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Over the course of many seasons in the southwest, the hockey pyramid had shifted with more kids playing travel hockey than playing in the house leagues, clearly an unsustainable situation.  Not only were travel teams becoming uncompetitive, but players who were not ready for travel hockey were being recruited to fill roster spots and paying the higher fees, only to spend far too much time during games sitting on the bench.  Worst of all the pipeline of potential travel players was quickly drying up, as othe house leagues became smaller and smaller.

Following in the footsteps of TAHA’s streamlining of Tier I hockey in the region, the DSTHL took initial steps to reduce the number of “AA” Tier II teams while allowing the market to catch up in attracting and developing new players.  With the full support of the Dallas Stars, the League helped to ‘right the pyramid’ in the TAHA region.  The reduction in Tier II teams meant that more kids were able to play locally, either at the lower A/B travel level or in the house leagues where their costs were less and their playing time increased, thereby accelerating their development.  At the same time, the Dallas Stars instituted regional programs to help rinks recruit more players at the younger ages, strengthened their house and high school programs and created bridge programs to help transition kids from house league to travel hockey. 

As the DSTHL wraps up its fourth season, travel hockey in TAHA is robust and strengthening.  After three years of intentionally shrinking the number of travel teams, the League has likely achieved the point where no more reduction is needed, the quality of teams continues to improve and the ever growing house leagues are once again a true part of the developmental pyramid.  For the 2015-16 season, the League even redefined the “AA” level so that all DFW associations could attempt to field teams at that level, ensuring that every DFW organization would have an equal opportunity to compete nationally. No less than nine DSTHL teams are currently ranked in the top 50 nationally in their age brackets at the Tier II level, including three Bantam teams in the top 20 and a top-ten Squirt team.  Six different organizations are represented in this group.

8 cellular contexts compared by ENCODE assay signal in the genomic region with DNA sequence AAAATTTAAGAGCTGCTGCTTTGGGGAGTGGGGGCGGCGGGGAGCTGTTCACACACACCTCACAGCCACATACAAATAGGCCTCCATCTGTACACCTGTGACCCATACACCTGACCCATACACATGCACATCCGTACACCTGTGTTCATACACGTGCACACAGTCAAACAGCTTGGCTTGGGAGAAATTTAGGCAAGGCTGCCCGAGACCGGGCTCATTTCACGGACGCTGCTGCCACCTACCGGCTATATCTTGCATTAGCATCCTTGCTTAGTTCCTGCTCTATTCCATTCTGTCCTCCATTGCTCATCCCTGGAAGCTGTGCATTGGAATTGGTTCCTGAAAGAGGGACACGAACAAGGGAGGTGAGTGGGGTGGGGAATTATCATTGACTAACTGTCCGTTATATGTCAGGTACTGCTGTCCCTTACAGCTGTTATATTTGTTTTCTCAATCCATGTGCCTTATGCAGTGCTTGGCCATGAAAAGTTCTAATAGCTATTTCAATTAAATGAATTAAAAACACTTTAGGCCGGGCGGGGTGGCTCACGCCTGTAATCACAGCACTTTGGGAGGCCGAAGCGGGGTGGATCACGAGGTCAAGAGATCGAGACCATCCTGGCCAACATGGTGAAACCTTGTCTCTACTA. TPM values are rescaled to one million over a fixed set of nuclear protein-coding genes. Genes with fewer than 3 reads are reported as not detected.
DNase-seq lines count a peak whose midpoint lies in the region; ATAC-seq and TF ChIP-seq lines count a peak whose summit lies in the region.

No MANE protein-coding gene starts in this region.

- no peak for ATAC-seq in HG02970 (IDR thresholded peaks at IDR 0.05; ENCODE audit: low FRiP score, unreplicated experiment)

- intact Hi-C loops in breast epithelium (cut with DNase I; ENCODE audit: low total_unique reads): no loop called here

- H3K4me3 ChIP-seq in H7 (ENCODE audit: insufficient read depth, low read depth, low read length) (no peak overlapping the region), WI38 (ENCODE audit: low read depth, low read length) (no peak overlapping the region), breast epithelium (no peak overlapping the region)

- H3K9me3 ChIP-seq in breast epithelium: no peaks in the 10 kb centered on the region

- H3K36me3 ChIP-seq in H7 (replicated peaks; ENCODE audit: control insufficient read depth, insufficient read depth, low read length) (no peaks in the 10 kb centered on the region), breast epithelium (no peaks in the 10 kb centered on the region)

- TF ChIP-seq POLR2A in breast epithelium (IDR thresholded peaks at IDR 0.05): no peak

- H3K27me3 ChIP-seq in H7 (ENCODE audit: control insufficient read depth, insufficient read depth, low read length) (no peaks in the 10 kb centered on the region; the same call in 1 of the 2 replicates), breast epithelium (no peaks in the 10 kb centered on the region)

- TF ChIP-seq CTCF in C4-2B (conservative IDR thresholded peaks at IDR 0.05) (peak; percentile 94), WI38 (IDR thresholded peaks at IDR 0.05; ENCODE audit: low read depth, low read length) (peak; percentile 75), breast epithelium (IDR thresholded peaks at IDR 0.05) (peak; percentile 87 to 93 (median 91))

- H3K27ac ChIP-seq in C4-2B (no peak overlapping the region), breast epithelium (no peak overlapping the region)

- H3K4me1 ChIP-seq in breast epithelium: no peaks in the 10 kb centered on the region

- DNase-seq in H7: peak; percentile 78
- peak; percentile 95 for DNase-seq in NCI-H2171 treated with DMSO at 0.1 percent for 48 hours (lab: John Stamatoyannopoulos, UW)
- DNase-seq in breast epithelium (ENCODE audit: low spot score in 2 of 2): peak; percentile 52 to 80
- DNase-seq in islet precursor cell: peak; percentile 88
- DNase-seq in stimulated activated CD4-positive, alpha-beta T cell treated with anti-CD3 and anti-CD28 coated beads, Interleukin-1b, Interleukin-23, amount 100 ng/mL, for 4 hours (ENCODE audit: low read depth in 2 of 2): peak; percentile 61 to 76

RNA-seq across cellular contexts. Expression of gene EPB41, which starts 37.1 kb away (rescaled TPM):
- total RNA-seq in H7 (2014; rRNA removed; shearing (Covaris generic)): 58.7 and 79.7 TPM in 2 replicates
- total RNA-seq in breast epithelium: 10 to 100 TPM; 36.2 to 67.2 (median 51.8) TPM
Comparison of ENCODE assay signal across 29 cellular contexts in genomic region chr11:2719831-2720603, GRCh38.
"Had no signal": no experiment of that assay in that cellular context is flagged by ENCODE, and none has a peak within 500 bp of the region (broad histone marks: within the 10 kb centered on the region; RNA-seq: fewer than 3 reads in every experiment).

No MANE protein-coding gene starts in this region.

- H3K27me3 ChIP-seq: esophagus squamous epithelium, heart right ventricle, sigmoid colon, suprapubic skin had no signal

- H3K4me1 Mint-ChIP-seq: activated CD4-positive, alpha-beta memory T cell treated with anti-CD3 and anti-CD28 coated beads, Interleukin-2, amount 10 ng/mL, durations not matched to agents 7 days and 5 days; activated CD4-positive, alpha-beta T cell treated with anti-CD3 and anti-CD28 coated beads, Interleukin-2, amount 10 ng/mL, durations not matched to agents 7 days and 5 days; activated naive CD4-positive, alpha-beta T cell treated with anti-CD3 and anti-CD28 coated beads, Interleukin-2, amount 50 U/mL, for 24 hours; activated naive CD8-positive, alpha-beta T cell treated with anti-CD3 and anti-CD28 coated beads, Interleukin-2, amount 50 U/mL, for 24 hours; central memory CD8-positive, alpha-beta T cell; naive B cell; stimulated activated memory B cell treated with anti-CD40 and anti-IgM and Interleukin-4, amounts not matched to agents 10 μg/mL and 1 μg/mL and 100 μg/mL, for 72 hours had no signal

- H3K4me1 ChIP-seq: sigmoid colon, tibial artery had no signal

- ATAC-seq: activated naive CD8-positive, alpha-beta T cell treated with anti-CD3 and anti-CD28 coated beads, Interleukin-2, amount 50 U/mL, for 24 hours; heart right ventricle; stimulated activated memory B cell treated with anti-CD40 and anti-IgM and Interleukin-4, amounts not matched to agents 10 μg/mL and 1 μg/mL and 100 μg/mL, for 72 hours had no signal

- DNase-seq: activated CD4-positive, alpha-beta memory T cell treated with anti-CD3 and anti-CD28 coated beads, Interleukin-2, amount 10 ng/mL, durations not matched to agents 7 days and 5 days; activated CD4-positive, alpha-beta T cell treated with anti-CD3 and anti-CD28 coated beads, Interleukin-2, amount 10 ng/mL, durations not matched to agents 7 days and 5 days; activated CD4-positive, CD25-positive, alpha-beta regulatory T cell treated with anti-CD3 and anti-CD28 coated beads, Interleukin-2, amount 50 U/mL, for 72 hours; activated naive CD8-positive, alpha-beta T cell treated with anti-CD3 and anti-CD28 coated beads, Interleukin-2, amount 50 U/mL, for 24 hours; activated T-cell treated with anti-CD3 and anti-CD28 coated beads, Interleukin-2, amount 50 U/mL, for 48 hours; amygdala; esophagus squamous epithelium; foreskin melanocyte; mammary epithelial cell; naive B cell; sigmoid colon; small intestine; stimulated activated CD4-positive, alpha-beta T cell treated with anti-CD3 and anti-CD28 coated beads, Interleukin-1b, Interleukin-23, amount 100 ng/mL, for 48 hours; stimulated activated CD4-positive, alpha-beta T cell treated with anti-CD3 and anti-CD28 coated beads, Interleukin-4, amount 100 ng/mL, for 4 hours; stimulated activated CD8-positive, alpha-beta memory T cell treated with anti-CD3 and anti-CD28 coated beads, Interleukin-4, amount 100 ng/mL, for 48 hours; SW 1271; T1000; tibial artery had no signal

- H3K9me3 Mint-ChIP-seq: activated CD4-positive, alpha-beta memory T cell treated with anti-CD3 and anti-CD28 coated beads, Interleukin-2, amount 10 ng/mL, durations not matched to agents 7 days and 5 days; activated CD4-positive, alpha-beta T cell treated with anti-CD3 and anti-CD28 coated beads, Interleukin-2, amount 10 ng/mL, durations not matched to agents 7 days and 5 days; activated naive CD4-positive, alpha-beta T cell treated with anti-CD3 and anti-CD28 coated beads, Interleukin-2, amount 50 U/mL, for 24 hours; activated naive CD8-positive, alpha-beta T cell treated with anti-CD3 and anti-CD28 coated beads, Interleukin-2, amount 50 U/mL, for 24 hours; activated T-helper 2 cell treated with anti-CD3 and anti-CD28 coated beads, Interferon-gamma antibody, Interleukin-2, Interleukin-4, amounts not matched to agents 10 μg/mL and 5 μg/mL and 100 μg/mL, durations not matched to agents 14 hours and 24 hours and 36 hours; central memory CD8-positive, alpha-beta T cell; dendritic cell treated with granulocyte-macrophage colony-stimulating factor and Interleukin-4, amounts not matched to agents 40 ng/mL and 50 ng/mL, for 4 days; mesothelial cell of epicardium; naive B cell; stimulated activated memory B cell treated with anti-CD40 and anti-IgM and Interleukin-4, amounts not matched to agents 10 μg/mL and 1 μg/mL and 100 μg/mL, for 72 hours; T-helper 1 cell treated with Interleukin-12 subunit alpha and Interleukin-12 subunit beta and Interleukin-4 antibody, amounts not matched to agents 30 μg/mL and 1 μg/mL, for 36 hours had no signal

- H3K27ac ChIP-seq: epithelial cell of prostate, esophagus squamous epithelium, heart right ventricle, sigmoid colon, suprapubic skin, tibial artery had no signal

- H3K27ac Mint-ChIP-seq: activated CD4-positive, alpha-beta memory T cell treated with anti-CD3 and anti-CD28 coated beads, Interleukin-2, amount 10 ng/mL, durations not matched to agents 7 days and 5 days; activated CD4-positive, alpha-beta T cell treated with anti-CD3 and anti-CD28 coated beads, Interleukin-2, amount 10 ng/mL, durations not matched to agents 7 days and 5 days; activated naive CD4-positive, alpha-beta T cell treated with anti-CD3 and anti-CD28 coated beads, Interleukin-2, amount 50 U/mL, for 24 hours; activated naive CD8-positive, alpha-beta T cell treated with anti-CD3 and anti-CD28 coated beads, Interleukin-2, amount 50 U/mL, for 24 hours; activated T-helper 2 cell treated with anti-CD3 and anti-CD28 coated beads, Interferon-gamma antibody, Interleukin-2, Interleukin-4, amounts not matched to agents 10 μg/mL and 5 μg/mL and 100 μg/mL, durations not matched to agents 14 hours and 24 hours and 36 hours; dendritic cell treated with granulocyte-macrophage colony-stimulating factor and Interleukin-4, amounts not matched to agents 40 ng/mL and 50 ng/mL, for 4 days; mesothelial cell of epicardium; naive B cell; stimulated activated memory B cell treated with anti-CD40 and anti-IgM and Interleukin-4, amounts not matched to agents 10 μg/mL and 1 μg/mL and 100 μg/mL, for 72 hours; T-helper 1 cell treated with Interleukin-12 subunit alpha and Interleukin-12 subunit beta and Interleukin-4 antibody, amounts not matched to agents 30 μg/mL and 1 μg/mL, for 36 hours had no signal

The makeup of the DSTHL management also underwent a shift prior to the start of the 2015-16 season, bringing in greater representation from the League as a whole in the day-to-day operation of the League and the addition of a Hockey Operations committee (comprised primarily of coaches) to help with the pure hockey related decisions of the League.  Looking to the future, the DSTHL will continue to adapt to the market, while steadfastly encouraging and supporting the proper proportions for the pyramid structure of travel hockey. 

The future of the League looks bright indeed.  Through collaborative efforts with the Dallas Stars, TAHA is now among the leaders in the nation in the growth of USA Hockey registrations at the Mite age level.  As more rinks are built and the base of the pyramid continues to grow, the DSTHL looks forward to the day in the not-so-distant future when travel hockey can once again begin to expand in TAHA while maintaining the quality of play that the League’s current membership embodies.


The concept of a hockey ‘pyramid’ is predicated on the notion that at the top of the pyramid are the absolute best players, the NHL, while at the base are the beginners learning the sport.  As you move up the pyramid, there are fewer players at each level, but the quality of play accelerates.  The Dallas Stars Travel Hockey League (DSTHL) was formed in 2012 with the goals of creating a system where players competed on teams they were properly suited to play on, reducing the proliferation of travel hockey teams that were unable to compete successfully, and helping to control the economic value of play for youth hockey players and their families.

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